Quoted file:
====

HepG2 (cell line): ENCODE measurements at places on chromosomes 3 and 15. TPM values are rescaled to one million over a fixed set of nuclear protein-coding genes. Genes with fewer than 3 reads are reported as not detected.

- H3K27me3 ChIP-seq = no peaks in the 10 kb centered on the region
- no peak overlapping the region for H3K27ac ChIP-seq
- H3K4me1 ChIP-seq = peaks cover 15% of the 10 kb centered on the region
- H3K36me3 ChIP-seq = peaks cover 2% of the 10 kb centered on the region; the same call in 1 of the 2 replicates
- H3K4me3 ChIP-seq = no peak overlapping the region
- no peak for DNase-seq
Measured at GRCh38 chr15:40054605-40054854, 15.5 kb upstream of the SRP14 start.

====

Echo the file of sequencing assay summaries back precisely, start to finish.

HepG2 (cell line): ENCODE measurements at places on chromosomes 3 and 15. TPM values are rescaled to one million over a fixed set of nuclear protein-coding genes. Genes with fewer than 3 reads are reported as not detected.

- H3K27me3 ChIP-seq = no peaks in the 10 kb centered on the region
- no peak overlapping the region for H3K27ac ChIP-seq
- H3K4me1 ChIP-seq = peaks cover 15% of the 10 kb centered on the region
- H3K36me3 ChIP-seq = peaks cover 2% of the 10 kb centered on the region; the same call in 1 of the 2 replicates
- H3K4me3 ChIP-seq = no peak overlapping the region
- no peak for DNase-seq
Measured at GRCh38 chr15:40054605-40054854, 15.5 kb upstream of the SRP14 start.